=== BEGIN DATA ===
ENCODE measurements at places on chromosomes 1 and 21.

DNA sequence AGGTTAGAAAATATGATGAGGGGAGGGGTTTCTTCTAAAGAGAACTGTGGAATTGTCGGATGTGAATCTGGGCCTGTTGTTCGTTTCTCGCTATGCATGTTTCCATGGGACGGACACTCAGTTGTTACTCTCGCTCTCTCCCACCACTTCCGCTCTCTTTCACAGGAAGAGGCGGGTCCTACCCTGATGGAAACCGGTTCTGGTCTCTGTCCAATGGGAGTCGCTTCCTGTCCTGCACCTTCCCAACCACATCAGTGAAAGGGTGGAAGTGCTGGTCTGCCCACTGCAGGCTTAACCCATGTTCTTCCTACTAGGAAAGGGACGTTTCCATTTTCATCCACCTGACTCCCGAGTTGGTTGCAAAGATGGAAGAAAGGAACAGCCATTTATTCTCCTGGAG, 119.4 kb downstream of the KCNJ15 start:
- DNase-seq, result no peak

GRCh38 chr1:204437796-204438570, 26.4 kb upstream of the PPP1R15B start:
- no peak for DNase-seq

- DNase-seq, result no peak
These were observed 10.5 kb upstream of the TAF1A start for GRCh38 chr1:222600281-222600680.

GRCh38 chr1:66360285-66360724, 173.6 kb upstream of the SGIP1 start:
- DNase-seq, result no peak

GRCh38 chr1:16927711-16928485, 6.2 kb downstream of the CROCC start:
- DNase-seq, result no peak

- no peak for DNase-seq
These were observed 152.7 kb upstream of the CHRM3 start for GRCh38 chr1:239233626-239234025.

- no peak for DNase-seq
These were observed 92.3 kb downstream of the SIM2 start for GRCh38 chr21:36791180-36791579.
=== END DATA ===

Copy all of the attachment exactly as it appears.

ENCODE measurements at places on chromosomes 1 and 21.

DNA sequence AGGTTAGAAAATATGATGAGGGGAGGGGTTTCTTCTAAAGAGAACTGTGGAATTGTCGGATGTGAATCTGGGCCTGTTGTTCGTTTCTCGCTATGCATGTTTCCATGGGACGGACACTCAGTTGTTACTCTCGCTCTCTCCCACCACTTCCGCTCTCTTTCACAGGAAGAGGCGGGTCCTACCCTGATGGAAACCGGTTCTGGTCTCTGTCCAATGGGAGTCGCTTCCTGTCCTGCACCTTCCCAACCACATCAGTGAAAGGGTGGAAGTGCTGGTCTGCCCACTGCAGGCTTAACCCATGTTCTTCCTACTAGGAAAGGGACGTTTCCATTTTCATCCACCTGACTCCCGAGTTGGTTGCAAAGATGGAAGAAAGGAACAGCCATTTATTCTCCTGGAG, 119.4 kb downstream of the KCNJ15 start:
- DNase-seq, result no peak

GRCh38 chr1:204437796-204438570, 26.4 kb upstream of the PPP1R15B start:
- no peak for DNase-seq

- DNase-seq, result no peak
These were observed 10.5 kb upstream of the TAF1A start for GRCh38 chr1:222600281-222600680.

GRCh38 chr1:66360285-66360724, 173.6 kb upstream of the SGIP1 start:
- DNase-seq, result no peak

GRCh38 chr1:16927711-16928485, 6.2 kb downstream of the CROCC start:
- DNase-seq, result no peak

- no peak for DNase-seq
These were observed 152.7 kb upstream of the CHRM3 start for GRCh38 chr1:239233626-239234025.

- no peak for DNase-seq
These were observed 92.3 kb downstream of the SIM2 start for GRCh38 chr21:36791180-36791579.